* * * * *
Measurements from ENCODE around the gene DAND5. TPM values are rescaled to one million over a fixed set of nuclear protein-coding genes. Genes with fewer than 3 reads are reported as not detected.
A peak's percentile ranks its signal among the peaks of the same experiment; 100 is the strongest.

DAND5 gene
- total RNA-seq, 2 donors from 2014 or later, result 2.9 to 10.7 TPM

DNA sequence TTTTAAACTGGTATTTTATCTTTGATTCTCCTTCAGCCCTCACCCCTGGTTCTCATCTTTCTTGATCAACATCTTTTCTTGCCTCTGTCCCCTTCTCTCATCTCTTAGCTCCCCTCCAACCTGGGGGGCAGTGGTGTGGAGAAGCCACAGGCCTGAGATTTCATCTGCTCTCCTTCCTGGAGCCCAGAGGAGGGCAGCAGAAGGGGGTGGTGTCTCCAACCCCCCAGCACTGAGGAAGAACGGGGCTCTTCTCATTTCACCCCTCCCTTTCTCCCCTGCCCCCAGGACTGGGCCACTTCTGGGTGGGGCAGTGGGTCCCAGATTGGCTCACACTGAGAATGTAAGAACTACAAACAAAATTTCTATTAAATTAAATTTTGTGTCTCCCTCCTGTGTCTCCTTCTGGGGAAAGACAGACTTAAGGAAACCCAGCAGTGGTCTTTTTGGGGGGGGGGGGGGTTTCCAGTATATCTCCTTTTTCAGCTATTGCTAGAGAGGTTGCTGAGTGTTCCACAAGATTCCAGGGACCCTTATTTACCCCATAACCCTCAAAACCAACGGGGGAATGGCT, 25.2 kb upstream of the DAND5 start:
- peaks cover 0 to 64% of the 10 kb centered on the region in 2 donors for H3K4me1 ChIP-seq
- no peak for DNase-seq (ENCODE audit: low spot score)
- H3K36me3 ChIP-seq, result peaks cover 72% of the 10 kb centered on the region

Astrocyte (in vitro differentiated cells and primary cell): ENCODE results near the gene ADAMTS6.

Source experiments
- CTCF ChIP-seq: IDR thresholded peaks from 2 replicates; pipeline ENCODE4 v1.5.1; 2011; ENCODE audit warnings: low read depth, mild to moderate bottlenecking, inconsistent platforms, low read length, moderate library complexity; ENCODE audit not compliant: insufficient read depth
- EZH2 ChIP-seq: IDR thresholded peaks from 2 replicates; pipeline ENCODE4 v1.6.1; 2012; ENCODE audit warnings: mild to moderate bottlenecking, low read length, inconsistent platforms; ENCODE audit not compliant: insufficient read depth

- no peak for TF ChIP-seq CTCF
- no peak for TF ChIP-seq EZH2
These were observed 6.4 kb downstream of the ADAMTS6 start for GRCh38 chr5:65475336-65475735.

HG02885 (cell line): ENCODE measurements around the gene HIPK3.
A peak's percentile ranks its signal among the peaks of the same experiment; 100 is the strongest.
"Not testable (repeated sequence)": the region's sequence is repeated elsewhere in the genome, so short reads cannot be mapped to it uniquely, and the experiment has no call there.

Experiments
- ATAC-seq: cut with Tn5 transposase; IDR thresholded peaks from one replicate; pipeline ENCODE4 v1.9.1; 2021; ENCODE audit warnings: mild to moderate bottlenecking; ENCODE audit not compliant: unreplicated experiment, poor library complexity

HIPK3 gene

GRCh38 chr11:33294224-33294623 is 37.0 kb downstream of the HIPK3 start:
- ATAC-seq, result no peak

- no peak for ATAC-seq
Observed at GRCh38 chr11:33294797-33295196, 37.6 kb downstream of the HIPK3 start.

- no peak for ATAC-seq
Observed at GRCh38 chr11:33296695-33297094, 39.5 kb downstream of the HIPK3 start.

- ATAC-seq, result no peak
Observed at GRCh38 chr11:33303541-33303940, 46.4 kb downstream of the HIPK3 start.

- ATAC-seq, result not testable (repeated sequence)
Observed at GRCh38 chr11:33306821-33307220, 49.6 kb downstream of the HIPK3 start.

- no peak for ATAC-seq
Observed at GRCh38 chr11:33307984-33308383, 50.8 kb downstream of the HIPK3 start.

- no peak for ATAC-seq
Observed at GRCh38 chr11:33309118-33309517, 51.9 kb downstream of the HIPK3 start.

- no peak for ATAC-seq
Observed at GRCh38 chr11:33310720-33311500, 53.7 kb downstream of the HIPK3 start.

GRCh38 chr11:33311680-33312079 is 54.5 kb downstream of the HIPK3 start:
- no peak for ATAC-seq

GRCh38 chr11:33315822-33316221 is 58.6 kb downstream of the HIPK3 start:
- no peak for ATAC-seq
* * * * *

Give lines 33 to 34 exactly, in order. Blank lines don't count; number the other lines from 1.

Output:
Observed at GRCh38 chr11:33307984-33308383, 50.8 kb downstream of the HIPK3 start.

- no peak for ATAC-seq